Apart from the work that fits with the main goals of the LISASIMICO project, we did other related research. First of all, given the importance of the LISA mission itself for this project and also given that the research group where the project is developed has a strong involvement in the precursor mission to LISA, LISA PathFinder (LPF; an ESA mission), the researcher has been involved in these activities, which include:

(i) the design and construction of the data management unit, the computer that controls the LISA technology package (LTP), a suite of experiments that will test the main technology for LISA, essentially the drag-free system that test the geodesic motion and measures the differential acceleration between two test masses inside the LPF mission;
(ii) the diagnostic subsystem, which involves thermal diagnostics, magnetic diagnostics, and a radiation monitor to measure the particles that go through the satellite and charge the test masses;
(iii) preparations for the data analysis for the LTP, participating in the development of the LTP data analysis tools. In this activity the researcher has involved a new PhD student: Nikolaos Karnesis (funded by the Catalan Government Agency, AGAUR).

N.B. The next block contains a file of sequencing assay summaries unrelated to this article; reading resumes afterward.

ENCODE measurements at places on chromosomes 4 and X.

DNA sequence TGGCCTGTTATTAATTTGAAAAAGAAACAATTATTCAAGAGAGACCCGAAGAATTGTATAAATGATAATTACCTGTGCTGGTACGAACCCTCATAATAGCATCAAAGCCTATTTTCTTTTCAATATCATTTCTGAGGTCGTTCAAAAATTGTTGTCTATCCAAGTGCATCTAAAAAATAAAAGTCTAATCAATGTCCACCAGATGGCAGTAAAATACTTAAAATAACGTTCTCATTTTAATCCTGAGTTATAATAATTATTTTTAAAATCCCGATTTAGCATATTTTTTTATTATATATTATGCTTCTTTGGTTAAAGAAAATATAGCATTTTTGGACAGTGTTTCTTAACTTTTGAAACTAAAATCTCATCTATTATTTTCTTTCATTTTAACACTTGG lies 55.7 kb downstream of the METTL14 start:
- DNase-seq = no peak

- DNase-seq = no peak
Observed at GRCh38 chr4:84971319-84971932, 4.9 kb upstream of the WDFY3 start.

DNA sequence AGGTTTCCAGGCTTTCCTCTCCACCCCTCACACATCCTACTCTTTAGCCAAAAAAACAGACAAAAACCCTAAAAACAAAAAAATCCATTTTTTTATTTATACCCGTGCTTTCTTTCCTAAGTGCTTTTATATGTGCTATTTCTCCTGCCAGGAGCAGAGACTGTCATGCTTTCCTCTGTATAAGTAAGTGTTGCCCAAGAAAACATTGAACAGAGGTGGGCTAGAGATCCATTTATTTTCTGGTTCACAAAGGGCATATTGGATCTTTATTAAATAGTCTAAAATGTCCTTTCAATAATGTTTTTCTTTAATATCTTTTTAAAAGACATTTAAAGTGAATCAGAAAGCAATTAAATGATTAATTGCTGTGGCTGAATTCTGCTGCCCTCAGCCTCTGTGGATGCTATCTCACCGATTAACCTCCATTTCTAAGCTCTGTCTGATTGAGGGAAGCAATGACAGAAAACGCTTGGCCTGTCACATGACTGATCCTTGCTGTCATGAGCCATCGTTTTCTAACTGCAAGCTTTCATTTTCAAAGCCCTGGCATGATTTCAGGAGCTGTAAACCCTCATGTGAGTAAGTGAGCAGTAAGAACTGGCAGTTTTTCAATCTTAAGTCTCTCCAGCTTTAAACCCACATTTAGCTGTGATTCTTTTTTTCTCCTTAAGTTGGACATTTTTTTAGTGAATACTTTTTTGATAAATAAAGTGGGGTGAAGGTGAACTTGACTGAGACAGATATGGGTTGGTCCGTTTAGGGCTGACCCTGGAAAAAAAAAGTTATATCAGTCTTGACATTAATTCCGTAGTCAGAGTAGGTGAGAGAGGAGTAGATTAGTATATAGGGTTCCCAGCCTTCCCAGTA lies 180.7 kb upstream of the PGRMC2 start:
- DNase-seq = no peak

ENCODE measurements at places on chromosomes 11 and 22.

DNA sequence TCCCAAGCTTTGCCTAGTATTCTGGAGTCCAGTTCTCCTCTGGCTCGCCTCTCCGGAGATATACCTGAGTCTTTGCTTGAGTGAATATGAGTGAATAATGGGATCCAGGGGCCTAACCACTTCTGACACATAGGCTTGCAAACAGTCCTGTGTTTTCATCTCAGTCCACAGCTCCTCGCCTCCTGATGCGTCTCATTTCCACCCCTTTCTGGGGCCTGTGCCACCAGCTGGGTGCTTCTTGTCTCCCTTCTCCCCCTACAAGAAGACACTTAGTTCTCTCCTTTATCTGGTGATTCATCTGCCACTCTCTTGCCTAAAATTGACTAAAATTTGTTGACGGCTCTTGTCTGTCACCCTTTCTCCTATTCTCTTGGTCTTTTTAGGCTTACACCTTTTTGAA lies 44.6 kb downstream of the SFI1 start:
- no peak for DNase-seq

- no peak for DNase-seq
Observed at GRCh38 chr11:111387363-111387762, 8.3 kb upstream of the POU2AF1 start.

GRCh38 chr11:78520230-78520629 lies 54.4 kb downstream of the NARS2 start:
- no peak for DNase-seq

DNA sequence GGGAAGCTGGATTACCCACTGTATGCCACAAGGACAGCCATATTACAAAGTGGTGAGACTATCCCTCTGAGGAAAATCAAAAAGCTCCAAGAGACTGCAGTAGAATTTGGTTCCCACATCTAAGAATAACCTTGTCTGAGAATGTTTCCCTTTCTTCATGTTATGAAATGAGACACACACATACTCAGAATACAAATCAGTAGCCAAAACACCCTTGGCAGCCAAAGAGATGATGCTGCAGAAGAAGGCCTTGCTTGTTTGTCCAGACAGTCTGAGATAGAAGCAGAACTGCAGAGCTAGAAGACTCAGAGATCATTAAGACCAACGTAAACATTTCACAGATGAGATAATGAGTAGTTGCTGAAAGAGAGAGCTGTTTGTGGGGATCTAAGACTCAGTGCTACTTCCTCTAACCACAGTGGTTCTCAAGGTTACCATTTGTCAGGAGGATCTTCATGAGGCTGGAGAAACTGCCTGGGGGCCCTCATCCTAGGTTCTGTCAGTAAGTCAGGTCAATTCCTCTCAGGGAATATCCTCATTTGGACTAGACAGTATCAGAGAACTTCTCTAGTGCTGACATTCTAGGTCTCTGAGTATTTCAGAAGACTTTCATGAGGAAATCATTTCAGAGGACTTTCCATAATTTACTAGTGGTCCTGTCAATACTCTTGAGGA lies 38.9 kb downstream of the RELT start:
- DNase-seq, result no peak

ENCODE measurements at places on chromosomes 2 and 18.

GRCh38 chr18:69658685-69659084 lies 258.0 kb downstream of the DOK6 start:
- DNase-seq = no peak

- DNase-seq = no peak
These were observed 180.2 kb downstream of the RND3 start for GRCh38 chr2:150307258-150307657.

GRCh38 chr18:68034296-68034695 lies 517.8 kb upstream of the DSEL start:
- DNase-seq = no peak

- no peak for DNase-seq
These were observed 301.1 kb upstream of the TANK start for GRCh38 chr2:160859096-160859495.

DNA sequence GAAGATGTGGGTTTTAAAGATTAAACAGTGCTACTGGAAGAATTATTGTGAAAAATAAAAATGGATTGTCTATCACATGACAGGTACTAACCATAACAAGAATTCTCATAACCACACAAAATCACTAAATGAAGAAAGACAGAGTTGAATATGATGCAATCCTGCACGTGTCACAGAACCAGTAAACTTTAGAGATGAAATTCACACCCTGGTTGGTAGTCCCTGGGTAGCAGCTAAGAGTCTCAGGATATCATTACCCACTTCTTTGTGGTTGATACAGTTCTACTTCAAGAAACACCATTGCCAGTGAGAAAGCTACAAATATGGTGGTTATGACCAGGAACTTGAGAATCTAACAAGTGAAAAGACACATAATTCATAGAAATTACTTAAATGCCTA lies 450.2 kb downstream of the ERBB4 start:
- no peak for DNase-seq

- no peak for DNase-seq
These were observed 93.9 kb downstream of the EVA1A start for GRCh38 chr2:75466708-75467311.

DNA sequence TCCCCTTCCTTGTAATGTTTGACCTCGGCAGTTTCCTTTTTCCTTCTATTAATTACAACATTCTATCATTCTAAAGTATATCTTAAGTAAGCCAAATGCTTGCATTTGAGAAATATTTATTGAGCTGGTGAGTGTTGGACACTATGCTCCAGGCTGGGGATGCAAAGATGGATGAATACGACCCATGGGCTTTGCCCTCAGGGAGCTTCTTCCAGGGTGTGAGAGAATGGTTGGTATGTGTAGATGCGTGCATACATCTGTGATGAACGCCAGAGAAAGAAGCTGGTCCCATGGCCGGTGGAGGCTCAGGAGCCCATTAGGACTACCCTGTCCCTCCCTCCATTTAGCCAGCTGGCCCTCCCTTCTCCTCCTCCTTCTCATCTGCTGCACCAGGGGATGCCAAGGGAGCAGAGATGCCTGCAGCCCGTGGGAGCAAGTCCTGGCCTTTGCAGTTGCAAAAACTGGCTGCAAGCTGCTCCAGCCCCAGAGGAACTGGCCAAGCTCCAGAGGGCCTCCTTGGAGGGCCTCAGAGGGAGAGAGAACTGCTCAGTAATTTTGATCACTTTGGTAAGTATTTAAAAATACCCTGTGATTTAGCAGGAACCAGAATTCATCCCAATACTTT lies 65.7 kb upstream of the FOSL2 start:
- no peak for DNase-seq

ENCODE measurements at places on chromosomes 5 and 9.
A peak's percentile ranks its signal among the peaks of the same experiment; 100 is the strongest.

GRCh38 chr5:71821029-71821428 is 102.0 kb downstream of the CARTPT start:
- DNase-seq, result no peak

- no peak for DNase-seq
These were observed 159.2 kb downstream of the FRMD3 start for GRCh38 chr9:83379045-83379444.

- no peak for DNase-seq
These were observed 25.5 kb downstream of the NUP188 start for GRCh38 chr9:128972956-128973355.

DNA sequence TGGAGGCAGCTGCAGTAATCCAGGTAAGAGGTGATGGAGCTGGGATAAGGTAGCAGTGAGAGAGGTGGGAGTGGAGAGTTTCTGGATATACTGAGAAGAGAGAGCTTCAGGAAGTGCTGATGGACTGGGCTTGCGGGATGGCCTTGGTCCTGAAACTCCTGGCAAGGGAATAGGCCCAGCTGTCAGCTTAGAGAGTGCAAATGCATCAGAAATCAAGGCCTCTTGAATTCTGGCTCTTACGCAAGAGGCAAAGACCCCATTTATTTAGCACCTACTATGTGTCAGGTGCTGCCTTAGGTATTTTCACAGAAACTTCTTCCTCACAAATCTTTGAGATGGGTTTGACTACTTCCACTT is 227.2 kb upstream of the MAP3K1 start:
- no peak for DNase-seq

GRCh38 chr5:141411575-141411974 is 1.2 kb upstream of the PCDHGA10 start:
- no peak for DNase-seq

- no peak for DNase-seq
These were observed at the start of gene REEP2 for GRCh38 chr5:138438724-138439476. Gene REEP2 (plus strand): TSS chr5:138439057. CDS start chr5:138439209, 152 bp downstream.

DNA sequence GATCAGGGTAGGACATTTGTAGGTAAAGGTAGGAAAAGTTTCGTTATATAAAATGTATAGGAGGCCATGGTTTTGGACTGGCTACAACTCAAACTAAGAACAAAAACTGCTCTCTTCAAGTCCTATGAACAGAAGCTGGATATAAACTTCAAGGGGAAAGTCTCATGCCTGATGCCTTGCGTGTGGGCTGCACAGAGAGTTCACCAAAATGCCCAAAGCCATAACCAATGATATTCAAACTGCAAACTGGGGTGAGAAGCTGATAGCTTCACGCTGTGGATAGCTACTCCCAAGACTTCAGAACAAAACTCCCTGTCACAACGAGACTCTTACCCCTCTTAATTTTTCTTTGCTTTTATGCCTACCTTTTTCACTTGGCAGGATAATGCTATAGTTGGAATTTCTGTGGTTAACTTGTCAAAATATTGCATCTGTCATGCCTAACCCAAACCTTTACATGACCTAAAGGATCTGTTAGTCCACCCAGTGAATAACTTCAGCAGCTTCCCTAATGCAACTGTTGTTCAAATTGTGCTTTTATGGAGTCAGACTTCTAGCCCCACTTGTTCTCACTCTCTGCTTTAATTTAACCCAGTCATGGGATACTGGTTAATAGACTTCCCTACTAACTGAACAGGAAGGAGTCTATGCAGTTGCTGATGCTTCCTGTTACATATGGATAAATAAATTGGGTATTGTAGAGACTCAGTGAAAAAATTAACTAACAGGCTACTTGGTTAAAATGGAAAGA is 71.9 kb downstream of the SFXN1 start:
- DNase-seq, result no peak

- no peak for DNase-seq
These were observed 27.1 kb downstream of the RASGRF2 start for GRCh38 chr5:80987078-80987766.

Finally, the author has also done research in the modelling of another very important source of gravitational radiation for LISA (and also for ground detectors), namely the inspiral, merger and ringdown of massive black hole binaries. In particular the merger part requires solving the full non-linear Einstein equations, and this in turn requires the use of supercomputers. The researcher has been involved in the design of some of these simulations, in the comparison of results with approximation techniques like the post-Newtonian approximation theory, and in the constructions of waveform template banks for the NINJA collaboration, which aims at using results from numerical relativity to the analysis of data by the upcoming advanced ground-based observatories like AdvLIGO and AdvVIRGO. More recently, the author has started to get involved in research that consists in applying modelling techniques from general relativity (like numerical relativity or perturbation theory) to problems of current interest in high-energy physics, like the development and applications of the well-known AdS-CFT correspondence conjecture. The idea is to produce a synergy between two different communities (numerical relativity and high-energy physics) and the researcher is an author in a white paper that presents a roadmap for research in this new area.